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The Problem with Twitch

I’ve been streaming on Twitch since this summer. I have always been uneasy. But, at first, that was definitely eclipsed by my excitement to meet new people — a whole new group of people. What’s unfortunate is I didn’t really do my homework. I knew the Twitch community had problems with racism, misogyny, and classism but I was literally working under the assumption that, because it seemed trolls and haters were still upset at Twitch, that Twitch was on the side of those people the trolls harass. I really thought this: trolls blame Twitch for “titty streamers” —> Twitch supports those women —> Twitch works against trolls and for women. I had no idea that Twitch had actually caved to the demands of the trolls to censor us. I had no idea that Twitch, a supposedly 21st century company, would implement the kind of arbitrarily enforced and interpreted dress code I endured at catholic school.

There is no way I can continue streaming for the Twitch network if they continue to demean people by imposing arbitrary rules, almost exclusively to women and LGBTQ people, without any warning or communication. It’s one thing to have crazy rules, its another thing not to give warnings in order to teach compliance. I invest time and money in streaming! Their policy is draconian and meant to appease insecure incels who want us to experience their cruelty. It’s the same strategy a lot of shitty cops use: its easier to remove the victim from the perpetrator than it is the perpetrator from the victim. It’s a difficult practice for people to notice because most people aren’t the type of dickheads that would even think of doing this, because they value justice and protect innocence and assume others do to. In fact, a lot of people would sooner believe that the innocent person is guilty rather than the “honest” cop hauling him in.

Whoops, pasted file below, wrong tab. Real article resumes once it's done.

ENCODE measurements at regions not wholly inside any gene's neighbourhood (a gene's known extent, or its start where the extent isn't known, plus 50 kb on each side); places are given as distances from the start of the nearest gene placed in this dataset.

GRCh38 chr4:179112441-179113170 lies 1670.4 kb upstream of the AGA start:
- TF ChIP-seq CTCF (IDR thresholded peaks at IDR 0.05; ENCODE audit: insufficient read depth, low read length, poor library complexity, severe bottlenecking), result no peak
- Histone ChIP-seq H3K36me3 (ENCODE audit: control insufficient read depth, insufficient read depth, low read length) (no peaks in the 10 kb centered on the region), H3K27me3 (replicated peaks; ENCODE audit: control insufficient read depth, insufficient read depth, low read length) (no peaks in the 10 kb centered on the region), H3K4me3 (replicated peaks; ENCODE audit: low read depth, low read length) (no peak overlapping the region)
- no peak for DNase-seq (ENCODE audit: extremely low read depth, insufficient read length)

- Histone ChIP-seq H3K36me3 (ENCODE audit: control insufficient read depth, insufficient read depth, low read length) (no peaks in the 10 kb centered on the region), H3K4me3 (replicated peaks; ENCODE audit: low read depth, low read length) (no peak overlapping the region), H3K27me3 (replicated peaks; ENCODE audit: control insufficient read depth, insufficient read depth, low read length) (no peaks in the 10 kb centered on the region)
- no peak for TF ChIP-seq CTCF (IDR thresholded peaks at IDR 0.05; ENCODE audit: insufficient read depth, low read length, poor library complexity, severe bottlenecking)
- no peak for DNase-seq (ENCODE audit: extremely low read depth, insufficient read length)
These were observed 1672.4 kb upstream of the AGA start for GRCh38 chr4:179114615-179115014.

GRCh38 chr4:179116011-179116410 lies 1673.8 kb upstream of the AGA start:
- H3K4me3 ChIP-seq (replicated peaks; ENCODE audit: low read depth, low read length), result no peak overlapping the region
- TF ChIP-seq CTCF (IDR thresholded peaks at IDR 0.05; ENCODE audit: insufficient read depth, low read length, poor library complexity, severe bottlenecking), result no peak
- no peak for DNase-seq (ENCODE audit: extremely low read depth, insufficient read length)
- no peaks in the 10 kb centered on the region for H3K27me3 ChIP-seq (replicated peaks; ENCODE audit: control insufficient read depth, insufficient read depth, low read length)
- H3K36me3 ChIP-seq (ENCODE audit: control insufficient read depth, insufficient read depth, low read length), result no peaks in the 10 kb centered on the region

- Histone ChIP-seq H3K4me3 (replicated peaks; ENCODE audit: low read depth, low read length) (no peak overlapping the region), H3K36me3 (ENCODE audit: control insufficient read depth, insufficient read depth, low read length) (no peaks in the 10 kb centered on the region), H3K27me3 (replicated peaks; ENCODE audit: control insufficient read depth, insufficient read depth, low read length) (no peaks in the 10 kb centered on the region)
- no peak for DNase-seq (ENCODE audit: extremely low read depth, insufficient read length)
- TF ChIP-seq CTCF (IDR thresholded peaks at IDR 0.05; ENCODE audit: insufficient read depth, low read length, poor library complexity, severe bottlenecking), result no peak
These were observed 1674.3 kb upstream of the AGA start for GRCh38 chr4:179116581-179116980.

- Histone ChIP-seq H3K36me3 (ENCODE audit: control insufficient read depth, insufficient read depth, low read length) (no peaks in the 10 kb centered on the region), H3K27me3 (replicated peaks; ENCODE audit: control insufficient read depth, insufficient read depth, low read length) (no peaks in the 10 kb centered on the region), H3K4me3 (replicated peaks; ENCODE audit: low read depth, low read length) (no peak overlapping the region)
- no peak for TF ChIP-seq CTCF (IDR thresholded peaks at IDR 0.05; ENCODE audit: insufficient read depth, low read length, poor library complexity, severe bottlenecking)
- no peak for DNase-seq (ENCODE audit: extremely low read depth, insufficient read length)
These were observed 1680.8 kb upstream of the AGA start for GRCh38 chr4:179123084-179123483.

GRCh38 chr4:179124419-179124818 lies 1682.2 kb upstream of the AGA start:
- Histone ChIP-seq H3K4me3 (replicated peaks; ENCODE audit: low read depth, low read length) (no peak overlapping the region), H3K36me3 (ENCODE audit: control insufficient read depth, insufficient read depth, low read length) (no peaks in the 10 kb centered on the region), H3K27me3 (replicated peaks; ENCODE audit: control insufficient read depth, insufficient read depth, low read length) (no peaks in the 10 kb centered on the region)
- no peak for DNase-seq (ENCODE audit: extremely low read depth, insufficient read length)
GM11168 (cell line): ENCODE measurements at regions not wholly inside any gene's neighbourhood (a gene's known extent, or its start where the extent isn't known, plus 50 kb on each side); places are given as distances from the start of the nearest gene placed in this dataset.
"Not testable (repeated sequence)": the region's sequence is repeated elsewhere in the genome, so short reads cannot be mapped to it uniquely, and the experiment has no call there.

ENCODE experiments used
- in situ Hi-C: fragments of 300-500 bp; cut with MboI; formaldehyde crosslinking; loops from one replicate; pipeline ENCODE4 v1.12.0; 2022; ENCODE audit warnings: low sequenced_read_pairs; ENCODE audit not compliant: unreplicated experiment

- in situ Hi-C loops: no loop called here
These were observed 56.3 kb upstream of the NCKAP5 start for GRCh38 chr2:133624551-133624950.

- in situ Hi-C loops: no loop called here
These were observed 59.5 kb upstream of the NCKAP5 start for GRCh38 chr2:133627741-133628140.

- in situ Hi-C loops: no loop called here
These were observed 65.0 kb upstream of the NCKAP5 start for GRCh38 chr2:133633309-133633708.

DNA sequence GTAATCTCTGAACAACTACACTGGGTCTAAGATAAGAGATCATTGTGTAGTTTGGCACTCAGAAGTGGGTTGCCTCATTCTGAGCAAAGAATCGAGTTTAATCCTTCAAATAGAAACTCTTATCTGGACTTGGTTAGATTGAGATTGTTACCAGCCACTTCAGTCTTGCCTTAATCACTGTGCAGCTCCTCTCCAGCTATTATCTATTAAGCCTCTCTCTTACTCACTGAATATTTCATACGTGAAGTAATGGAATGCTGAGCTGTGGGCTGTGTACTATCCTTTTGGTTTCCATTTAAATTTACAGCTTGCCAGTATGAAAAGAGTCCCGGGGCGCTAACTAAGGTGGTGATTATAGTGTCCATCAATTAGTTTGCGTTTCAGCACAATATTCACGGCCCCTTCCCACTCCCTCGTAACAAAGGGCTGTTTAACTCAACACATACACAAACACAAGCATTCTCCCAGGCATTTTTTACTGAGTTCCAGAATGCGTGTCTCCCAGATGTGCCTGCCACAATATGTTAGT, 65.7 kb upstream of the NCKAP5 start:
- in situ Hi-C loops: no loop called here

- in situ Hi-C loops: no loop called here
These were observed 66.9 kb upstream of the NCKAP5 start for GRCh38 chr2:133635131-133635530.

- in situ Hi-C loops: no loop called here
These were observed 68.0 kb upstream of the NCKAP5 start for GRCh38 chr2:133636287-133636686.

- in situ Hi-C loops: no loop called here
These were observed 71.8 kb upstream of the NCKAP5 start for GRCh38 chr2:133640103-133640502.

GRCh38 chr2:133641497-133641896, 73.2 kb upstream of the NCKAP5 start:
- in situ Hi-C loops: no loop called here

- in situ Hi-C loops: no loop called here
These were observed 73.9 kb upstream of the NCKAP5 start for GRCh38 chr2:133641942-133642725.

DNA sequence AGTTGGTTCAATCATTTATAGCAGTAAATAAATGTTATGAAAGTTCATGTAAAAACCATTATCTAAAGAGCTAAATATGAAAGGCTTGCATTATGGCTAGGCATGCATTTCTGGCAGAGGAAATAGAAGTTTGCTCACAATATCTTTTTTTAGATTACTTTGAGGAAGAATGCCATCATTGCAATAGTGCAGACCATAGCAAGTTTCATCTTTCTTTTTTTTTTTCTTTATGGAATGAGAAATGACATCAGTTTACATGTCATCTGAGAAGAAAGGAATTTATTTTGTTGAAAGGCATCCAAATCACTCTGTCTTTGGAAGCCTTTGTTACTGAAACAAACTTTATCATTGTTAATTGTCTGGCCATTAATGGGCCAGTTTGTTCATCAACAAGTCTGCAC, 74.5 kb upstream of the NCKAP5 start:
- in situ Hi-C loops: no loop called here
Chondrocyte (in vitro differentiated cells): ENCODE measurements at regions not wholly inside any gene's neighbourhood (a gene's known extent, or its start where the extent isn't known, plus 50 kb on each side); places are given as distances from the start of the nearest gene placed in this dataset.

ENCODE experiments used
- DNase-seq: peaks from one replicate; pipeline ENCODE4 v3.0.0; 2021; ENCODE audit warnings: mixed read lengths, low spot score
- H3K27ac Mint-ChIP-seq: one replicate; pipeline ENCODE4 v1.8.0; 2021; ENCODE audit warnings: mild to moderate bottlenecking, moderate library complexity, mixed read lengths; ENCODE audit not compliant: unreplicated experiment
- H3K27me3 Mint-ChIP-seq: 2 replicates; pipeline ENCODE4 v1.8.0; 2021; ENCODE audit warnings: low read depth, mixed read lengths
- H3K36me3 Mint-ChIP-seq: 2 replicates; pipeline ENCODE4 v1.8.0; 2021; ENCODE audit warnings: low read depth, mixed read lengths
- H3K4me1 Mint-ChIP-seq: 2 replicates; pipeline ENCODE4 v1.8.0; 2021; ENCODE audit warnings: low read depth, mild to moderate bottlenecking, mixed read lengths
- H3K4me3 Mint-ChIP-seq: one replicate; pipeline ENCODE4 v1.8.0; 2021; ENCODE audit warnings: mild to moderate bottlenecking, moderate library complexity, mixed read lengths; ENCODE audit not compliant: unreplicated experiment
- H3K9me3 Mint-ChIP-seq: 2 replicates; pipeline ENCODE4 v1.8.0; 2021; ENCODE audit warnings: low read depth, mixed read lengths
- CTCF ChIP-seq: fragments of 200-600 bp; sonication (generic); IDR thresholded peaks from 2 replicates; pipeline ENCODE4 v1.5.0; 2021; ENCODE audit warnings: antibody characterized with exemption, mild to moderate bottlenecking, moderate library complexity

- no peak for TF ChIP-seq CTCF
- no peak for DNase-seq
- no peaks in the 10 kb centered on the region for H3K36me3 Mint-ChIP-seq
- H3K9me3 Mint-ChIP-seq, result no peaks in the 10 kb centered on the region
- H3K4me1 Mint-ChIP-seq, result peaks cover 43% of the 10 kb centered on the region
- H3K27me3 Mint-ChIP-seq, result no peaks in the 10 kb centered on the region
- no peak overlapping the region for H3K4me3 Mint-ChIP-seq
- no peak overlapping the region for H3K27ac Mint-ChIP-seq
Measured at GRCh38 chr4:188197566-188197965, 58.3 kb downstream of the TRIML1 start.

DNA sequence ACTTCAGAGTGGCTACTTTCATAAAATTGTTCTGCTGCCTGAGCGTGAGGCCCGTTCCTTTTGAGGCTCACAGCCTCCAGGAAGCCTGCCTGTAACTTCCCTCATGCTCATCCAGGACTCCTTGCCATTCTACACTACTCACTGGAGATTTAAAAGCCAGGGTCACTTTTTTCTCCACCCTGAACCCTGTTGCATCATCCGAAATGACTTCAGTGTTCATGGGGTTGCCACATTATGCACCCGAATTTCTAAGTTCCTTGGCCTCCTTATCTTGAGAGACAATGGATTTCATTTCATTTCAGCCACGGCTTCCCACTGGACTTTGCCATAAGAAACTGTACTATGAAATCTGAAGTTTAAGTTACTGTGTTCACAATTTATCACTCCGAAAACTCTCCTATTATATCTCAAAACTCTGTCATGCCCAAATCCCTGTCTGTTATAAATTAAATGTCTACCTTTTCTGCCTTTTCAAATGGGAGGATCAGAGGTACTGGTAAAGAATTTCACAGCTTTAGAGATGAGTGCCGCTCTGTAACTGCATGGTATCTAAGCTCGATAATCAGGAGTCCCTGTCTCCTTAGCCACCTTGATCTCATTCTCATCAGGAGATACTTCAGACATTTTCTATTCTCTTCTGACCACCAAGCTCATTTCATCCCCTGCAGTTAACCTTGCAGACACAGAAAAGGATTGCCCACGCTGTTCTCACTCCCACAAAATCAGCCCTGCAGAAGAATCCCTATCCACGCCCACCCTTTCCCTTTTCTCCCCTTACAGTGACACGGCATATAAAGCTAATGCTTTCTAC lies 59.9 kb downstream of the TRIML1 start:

When Twitch banned me I got an email that said I had on “sexually inappropriate attire” and that I had gotten a “strike.” I live in California; wearing a bikini top with blue jeans is a fine outfit. But somebody decided to shame me for my body and maintain a precedent of women being up to no good. The ban was for 24 hours and when it was lifted all of my videos were hidden away as “private”, unavailable to my viewers and subscribers. I worked hard and invested actually money in streaming. I’m an affiliate with 14 subscribers. I just couldn’t believe this all happened. I also couldn’t get out of my mind the fact that if I can get one arbitrary, bigoted “strike” I could easily, unknowingly, be given another. This scares me.

Streamers shouldn’t be scared of both the platform and the users. And kids shouldn’t be taught that women’s bodies are for others to control and judge. I’m switching to YouTube. I’ll be on both networks, simultaneously, for about a month and then turning off Twitch.